Michelle R. Howard-Vital, AB’74, MAT’75, of Durham, NC, died of cancer August 21. She was 65. Howard-Vital worked in higher education as a teacher and administrator for more than three decades. After holding academic leadership positions at institutions including Chicago State University, Edinboro University, and the University of North Carolina at Wilmington, she served as president of Cheyney University of Pennsylvania (2007–14) and later became provost of Florida Memorial University. She is survived by her husband, Geri Vital; a daughter; a stepson; a sister; and a brother.
Gary D. Cady, EX’75, of Sioux Falls, SD, died July 23, 2017. He was 64. Cady was the founder and co-owner, with his wife, Kevin, of the Sioux Falls bicycle shop Bike Masters until 2007, when they sold the business and retired. In retirement, they devoted time to road trips and other travels. Survivors include two daughters; a sister; a brother; and a granddaughter.
James W. Yood, AM’76, died of a heart attack April 20 in Chicago. He was 65. After teaching at several Chicago-area universities, Yood joined the School of the Art Institute of Chicago, where he was associate professor of art history, theory, and criticism and director of the New Arts Journalism Program. He served for a time as managing editor of New Art Examiner and contributed to Spirited Visions: Portraits of Chicago Artists (1991) and Second Sight: Printmaking in Chicago, 1935–1995 (1996), among other books. He is survived by his wife, Lorraine Peltz; a daughter; a sister; and a brother.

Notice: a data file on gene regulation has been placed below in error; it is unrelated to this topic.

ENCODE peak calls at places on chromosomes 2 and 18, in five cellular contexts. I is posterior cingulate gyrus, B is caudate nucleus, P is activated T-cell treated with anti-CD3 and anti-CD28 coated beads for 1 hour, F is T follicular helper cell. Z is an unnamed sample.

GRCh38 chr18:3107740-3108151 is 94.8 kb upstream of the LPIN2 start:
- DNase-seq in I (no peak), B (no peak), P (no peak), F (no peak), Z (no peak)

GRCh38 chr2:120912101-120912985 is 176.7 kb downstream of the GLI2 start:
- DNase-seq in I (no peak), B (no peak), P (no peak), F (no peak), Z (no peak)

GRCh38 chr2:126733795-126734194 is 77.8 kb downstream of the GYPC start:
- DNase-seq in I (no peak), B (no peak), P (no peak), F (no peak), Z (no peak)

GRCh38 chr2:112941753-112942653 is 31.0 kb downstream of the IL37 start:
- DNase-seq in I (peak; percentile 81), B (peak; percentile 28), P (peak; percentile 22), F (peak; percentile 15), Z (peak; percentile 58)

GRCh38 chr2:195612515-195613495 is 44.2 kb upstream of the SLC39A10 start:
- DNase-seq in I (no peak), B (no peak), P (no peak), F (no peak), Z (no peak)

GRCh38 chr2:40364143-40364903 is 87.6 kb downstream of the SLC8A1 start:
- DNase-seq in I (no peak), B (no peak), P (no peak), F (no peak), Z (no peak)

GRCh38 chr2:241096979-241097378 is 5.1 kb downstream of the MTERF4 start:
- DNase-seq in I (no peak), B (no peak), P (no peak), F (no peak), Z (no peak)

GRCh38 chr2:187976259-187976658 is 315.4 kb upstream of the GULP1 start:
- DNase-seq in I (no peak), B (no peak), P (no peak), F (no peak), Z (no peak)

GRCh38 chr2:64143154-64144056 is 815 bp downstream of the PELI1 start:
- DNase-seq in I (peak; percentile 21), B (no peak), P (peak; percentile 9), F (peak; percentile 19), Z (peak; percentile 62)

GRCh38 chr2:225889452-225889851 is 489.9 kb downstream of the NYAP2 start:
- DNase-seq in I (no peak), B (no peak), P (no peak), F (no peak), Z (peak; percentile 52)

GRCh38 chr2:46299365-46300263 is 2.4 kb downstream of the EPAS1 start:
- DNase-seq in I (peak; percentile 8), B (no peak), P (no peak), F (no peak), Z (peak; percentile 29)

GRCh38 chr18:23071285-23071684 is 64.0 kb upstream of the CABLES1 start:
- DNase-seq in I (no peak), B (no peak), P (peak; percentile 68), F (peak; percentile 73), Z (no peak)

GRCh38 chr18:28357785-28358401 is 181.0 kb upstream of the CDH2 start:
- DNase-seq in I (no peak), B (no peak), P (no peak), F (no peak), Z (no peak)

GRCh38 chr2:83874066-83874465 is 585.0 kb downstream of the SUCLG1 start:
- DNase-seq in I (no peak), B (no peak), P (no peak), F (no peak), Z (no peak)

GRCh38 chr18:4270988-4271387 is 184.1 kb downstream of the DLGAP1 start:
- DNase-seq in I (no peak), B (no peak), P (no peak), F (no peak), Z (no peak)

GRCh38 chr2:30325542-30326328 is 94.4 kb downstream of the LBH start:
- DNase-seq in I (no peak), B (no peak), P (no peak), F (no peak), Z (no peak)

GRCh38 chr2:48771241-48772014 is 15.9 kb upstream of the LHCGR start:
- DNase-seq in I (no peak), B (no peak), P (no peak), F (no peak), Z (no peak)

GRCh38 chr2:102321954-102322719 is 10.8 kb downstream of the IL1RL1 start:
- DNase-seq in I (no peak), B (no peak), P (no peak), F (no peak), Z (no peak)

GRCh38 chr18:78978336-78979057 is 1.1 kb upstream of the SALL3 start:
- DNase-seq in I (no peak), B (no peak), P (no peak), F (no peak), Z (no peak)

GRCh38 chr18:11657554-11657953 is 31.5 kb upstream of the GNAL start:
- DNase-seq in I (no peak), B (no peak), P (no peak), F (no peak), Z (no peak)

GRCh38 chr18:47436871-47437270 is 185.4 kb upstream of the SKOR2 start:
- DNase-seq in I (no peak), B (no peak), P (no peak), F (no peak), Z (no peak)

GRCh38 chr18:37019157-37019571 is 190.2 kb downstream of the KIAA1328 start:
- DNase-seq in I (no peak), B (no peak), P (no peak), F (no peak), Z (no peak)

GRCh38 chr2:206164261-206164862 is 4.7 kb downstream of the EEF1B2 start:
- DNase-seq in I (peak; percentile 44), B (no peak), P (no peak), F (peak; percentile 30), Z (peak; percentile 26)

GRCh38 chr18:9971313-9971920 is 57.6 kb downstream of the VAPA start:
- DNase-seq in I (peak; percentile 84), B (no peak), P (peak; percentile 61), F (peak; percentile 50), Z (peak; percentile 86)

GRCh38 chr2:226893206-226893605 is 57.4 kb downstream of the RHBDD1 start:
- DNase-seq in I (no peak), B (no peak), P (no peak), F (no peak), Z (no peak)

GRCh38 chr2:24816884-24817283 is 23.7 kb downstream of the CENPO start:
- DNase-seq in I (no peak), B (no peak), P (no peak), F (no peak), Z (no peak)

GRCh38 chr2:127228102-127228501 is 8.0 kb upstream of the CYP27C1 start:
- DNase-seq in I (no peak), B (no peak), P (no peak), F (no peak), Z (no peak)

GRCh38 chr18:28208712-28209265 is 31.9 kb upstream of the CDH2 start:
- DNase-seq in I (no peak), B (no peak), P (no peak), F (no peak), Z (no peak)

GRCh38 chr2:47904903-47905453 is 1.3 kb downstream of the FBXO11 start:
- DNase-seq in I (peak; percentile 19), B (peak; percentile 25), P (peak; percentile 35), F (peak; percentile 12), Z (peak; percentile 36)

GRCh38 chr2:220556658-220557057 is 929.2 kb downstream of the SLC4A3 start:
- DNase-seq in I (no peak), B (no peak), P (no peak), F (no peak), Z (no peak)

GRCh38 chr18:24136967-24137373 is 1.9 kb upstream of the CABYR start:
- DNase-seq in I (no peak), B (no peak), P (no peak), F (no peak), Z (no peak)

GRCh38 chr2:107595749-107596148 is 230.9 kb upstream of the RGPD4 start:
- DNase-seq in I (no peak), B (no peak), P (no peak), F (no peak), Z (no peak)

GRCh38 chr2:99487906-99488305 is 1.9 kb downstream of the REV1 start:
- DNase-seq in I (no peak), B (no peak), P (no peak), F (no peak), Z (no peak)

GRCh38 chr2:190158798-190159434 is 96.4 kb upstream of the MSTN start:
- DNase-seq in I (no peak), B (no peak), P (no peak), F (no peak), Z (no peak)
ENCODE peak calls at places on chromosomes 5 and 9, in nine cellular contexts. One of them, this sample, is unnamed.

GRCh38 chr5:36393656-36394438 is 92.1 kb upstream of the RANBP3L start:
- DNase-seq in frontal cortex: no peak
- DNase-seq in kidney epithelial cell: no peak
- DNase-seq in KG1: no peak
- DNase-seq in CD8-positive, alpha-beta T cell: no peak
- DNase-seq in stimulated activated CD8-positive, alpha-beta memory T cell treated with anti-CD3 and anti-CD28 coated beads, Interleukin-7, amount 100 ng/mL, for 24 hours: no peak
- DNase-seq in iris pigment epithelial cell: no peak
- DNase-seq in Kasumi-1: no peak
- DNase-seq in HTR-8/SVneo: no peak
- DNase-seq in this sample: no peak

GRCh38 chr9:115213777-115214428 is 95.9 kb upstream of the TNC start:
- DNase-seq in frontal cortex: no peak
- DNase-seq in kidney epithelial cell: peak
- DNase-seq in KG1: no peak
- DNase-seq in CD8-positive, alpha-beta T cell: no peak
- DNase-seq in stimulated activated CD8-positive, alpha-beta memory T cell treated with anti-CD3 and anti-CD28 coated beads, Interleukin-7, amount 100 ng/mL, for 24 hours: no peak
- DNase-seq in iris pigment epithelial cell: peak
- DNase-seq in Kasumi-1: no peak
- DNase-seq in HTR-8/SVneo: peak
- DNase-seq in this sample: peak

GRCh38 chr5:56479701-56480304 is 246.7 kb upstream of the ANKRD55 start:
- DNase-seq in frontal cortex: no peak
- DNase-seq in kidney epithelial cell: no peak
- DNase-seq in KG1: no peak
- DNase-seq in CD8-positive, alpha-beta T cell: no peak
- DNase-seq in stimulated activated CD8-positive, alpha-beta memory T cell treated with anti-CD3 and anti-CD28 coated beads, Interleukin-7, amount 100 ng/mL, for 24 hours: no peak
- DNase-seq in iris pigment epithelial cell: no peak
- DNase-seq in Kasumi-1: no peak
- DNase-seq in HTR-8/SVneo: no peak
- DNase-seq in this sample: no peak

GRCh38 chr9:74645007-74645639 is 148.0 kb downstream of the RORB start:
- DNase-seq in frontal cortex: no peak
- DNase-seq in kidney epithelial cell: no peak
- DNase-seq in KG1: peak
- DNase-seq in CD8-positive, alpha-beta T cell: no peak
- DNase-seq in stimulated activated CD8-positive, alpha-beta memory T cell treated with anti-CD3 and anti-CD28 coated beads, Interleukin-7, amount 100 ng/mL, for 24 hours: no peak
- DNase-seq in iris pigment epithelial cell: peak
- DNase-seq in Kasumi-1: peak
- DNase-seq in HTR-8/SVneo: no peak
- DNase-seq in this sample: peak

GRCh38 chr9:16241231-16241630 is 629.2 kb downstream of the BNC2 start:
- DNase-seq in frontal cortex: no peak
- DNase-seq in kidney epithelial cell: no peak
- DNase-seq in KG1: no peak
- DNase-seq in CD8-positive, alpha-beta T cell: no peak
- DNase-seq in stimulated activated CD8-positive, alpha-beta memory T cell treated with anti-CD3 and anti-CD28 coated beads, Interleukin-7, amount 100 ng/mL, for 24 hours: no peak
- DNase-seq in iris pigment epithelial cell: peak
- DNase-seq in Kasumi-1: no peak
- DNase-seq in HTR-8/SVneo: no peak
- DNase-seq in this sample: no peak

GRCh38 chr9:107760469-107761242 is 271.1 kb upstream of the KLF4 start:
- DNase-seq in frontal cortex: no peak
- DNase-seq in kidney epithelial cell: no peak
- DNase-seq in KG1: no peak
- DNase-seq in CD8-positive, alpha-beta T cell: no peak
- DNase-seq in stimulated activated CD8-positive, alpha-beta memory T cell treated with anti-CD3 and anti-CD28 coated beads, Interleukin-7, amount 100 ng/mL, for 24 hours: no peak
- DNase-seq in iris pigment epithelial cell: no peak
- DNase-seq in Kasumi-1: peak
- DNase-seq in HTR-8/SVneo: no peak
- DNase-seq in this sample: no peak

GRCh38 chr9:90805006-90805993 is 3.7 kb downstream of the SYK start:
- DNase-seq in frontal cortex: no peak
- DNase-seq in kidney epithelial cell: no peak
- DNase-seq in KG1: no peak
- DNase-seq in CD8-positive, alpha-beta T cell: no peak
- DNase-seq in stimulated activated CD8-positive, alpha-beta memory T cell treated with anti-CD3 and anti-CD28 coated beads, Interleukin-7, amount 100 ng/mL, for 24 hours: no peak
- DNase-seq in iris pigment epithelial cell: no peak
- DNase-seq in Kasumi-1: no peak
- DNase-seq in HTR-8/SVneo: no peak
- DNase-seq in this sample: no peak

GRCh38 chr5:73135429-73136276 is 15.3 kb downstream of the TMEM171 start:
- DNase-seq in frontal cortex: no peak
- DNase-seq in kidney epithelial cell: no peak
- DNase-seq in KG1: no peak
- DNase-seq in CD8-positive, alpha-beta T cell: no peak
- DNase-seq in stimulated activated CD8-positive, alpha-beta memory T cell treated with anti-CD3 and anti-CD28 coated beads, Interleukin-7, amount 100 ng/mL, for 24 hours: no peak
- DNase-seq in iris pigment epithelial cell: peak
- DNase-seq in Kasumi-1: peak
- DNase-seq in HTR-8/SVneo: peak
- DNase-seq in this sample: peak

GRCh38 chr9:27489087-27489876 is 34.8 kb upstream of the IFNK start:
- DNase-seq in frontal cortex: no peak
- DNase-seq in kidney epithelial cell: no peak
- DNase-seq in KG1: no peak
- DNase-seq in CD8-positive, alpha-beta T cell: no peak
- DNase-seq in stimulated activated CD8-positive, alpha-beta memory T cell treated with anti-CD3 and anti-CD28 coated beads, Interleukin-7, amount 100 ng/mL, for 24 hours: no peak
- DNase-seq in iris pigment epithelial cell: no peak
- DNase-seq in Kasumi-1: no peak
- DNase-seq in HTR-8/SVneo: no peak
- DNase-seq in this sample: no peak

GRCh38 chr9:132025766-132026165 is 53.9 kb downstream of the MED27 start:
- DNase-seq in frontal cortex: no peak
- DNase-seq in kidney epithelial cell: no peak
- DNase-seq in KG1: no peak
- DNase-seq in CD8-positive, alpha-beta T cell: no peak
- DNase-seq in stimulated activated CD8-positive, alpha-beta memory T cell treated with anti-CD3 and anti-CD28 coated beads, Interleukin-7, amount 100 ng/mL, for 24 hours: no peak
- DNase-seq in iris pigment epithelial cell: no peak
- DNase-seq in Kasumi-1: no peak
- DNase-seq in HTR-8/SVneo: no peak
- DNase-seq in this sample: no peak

Fidel L. Lopez, MBA’85, of Venice, FL, died January 17. He was 80. After working for Skidmore, Owings, and Merrill, Lopez joined architectural firm Bornebusch, Bruel, and Selchau in Copenhagen, where he studied town planning. Returning to the states, he founded Dearborn Associates of Chicago, an architectural and planning firm, and the Chicago Rehab Network, a free consultancy for housing and community development organizations. He later became vice president of Broadacre Consulting Company, and from 2009 until his retirement in 2013 he was project director for the Dobbins Group. He is survived by his wife, Joyce; three daughters; a sister; a brother; and four grandchildren.
Ramón Santiago Aracena, AM’92, of Arlington, VA, died December 8, 2017. He was 59. Aracena was chief economist for Latin America at the Institute of International Finance in Washington, DC. A native of Chile, he led studies on policy outlook and country risk for investments in Latin America. He is survived by his daughter, Katherine A. Aracena, a graduate student in the Biological Sciences Division; a sister; and two brothers.
Brett E. Norman, AB’06, of Washington, DC, died of pancreatic cancer April 21. He was 43. A journalist who wrote about health care, policy, and politics, Norman started his career at Florida’s Pensacola News Journal, where he reported on crime, court proceedings, and local government. After working as a science writer at Rockefeller University, he joined Politico as a health care reporter in 2011, covering the Affordable Care Act, bioethical issues, and policy surrounding the pharmaceutical industry. He is survived by his wife, Kate Dailey; two sons; his mother; and a brother.